The Feast Day of St. Dominic, founder of the Order of Preachers
And how are they to believe in one of whom they have never heard? And how are they to hear without someone to proclaim him? And how are they to proclaim him unless they are sent? As it is written, ‘How beautiful are the feet of those who bring good news!’
— Romans 10:14-15
In my work over the years in the Education for Ministry (EfM) program and in faith sharing groups I have learned that most people who participate in these things can name a time in their lives when God felt very near to them. At first this was astounding to me. I had rarely heard people talk about their personal encounters with God. And yet most people had only to be asked, and all sorts of amazing stories spilled out of them.
This shouldn’t have been a surprise. Thinking back on it, I myself had shared very few of my intimate moments with God with anyone except my partner until I joined EfM. These moments are precious to me, and I was fearful they would be misunderstood. They aren’t scientific or logical, and I often can’t explain what makes me name them as moments when God is near. Besides, it is just not polite to share such matters – spiritual matters – one’s religion – in most social settings.
Our culture tells us that life is a kind of grand adventure in self-fulfillment, where the only real duty is to take care of yourself financially and the chief goal is to be able to realize your ambitions. The enlightened individual does not even acknowledge a belief in God, especially a Christian belief.
So apart from the faith-sharing groups we might join we seldom get a chance to think about those times when we have experienced God, and we have fewer chances still to talk about them. And this is a great shame, for us and for everyone around us.
If we take Jesus’ teachings seriously the hands-down most important thing in life is to recognize and live into our real relationship with a living God. Each of us has a unique, individual bond with God; and living into the astonishing depths of this connection is our greatest purpose. Before any “doing”, any realizing of ambitions, it is this for which we were created.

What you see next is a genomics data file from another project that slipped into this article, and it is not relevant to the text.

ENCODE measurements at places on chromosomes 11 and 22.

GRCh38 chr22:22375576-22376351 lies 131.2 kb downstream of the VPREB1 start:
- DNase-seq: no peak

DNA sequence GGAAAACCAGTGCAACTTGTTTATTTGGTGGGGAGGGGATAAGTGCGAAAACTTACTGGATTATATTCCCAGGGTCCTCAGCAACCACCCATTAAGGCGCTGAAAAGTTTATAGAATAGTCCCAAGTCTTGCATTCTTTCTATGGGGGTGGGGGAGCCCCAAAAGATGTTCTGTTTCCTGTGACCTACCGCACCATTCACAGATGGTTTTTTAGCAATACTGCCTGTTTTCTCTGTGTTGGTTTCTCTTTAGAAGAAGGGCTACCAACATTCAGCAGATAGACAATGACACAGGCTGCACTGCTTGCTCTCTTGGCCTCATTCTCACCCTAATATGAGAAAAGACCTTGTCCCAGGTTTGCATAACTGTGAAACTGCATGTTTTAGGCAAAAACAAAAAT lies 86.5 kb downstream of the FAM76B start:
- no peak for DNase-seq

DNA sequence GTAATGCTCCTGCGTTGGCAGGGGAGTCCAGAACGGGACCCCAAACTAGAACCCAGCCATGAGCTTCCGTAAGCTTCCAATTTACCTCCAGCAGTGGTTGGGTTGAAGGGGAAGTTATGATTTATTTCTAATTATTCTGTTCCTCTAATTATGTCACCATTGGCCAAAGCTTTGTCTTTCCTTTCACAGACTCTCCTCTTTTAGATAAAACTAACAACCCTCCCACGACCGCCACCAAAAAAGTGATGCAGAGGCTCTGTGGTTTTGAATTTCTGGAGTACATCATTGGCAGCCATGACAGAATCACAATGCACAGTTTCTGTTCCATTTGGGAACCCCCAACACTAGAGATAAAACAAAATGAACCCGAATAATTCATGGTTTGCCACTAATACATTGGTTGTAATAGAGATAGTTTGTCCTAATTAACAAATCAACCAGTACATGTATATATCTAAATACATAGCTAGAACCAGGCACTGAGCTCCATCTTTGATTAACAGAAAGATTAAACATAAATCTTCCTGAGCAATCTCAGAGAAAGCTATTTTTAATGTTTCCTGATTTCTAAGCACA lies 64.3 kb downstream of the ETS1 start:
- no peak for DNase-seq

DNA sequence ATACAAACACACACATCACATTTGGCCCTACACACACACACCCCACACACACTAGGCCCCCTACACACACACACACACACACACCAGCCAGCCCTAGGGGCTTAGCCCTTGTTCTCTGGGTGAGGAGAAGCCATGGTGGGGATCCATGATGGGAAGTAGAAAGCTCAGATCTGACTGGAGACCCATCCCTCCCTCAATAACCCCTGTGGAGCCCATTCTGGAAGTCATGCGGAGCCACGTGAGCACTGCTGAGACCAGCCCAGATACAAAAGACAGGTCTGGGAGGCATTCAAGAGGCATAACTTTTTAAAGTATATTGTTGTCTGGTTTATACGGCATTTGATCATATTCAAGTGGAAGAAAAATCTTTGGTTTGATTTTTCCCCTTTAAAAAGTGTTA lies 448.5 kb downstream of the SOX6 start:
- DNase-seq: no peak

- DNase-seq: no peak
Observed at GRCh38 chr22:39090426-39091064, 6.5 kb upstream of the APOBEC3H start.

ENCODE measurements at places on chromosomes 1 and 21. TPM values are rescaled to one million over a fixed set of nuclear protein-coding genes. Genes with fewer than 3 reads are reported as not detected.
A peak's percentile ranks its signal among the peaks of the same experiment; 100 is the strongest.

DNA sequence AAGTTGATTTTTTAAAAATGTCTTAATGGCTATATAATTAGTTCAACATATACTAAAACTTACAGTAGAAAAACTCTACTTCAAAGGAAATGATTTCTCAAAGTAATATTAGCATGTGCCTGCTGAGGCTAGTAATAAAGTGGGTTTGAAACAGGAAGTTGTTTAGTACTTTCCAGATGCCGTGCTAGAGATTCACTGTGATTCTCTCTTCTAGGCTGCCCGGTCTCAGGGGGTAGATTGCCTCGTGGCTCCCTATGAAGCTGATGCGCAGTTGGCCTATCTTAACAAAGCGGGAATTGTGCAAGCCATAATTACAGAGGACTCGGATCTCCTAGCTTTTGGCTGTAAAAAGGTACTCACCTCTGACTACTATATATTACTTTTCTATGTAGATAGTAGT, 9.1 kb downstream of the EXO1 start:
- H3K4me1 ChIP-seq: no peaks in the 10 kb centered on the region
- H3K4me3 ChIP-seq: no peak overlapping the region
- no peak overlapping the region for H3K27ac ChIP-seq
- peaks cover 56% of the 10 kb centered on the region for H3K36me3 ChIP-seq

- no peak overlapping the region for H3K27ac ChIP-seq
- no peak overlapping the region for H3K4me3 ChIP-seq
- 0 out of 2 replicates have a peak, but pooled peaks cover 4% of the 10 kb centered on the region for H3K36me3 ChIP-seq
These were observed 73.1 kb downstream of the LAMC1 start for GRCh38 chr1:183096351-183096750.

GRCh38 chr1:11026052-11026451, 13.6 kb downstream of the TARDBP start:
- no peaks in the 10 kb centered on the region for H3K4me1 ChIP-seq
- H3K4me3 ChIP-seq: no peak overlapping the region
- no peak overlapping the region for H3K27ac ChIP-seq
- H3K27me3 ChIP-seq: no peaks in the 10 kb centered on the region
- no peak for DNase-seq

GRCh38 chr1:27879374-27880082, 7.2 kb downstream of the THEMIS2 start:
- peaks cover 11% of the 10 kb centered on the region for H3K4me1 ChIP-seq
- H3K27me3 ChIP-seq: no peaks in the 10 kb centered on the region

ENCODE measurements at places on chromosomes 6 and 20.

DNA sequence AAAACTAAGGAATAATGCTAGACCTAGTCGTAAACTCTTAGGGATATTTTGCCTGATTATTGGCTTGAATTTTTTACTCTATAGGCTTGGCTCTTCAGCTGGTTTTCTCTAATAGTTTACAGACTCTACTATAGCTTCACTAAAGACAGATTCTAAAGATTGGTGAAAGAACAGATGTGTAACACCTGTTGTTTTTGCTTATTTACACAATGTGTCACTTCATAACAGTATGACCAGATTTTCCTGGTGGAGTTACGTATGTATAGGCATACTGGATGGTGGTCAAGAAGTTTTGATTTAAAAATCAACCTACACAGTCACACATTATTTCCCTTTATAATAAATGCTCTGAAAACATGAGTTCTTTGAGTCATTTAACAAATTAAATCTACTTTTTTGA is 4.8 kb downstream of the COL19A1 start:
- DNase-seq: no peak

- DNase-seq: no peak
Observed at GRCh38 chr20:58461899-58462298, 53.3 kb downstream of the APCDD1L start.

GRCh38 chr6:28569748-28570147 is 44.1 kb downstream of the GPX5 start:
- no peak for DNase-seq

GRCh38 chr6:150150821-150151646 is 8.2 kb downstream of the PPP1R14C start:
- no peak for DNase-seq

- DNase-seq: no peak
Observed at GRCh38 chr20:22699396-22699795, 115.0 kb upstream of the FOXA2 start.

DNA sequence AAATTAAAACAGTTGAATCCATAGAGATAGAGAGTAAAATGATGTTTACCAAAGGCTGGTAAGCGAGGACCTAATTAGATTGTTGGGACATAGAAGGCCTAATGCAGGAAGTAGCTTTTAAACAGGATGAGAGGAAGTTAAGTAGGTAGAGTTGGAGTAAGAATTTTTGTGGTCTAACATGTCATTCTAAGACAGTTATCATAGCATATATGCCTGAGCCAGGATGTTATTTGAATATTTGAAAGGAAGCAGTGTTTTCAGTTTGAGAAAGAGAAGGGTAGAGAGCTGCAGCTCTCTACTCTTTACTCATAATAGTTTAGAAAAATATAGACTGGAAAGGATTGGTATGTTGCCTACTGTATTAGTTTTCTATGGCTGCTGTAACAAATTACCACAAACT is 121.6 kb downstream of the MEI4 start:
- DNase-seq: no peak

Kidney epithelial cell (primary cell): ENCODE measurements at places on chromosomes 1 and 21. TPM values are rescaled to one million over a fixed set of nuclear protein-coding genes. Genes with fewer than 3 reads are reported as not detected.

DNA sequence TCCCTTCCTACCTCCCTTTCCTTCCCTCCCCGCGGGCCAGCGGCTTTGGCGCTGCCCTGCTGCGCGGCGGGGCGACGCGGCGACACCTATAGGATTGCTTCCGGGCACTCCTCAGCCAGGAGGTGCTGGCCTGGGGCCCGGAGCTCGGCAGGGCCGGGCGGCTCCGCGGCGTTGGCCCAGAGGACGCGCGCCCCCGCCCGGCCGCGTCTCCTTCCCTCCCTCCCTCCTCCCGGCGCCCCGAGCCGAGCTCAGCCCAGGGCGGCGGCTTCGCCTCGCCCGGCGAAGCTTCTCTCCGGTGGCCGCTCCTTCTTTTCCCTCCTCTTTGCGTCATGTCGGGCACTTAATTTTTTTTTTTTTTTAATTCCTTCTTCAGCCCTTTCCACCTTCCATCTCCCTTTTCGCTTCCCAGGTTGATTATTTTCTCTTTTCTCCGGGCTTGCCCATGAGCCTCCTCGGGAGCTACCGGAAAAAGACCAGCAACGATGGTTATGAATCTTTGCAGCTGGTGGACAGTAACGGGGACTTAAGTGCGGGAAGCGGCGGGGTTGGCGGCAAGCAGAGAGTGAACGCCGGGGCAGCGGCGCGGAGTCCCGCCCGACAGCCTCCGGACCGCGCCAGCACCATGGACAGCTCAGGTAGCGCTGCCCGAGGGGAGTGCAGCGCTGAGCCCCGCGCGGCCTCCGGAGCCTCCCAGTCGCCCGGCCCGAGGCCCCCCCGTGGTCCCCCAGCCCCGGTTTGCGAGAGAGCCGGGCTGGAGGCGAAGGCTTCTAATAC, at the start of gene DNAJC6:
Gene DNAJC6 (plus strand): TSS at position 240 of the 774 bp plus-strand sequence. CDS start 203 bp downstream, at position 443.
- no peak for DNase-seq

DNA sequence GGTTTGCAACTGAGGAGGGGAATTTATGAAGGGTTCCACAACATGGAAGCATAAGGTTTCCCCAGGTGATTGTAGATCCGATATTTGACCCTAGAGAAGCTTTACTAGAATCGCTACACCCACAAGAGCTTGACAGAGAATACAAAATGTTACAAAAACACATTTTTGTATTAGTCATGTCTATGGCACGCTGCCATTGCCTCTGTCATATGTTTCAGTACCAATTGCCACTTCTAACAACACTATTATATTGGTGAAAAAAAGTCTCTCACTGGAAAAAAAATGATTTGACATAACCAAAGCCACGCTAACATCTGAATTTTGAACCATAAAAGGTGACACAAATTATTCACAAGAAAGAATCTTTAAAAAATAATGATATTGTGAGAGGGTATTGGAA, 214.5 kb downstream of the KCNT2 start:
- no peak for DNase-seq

If you think about this, it is very good news. It means that worth is not based on achievements, that illness and disability do not take away one’s value, and that even the death of everything we hold dear could never separate us from what is most important. Beyond death itself our relationship with God is present, real and glorious and full. Living into this reality takes us beyond fear, hopelessness, and loneliness. It leads us to generosity, to sacrifice, and to compassion. It completes us.
How was it that you came to know about God? How were you so lucky as to be turned on to the existence of the Beloved who yearns for you? Maybe your grandmother taught you to pray. Maybe you found a beloved pastor who opened your heart. Maybe it was your parents or a favorite uncle or a best friend who guided you. It could even have been someone’s story in a book or an article you read. In any case, I’ll bet that somehow it involved a personal story. I’ll bet somebody found some way to tell you about a time when God felt very near to them.
How beautiful are the feet of those who bring good news!
Laurie Gudim is a religious iconographer and liturgical artist, a writer and lay preacher living in Fort Collins, CO. See her work online at Everyday Mysteries With others she manages a website for the Diocese of Colorado highlighting congregations’ creative ministries: Fresh Expressions Colorado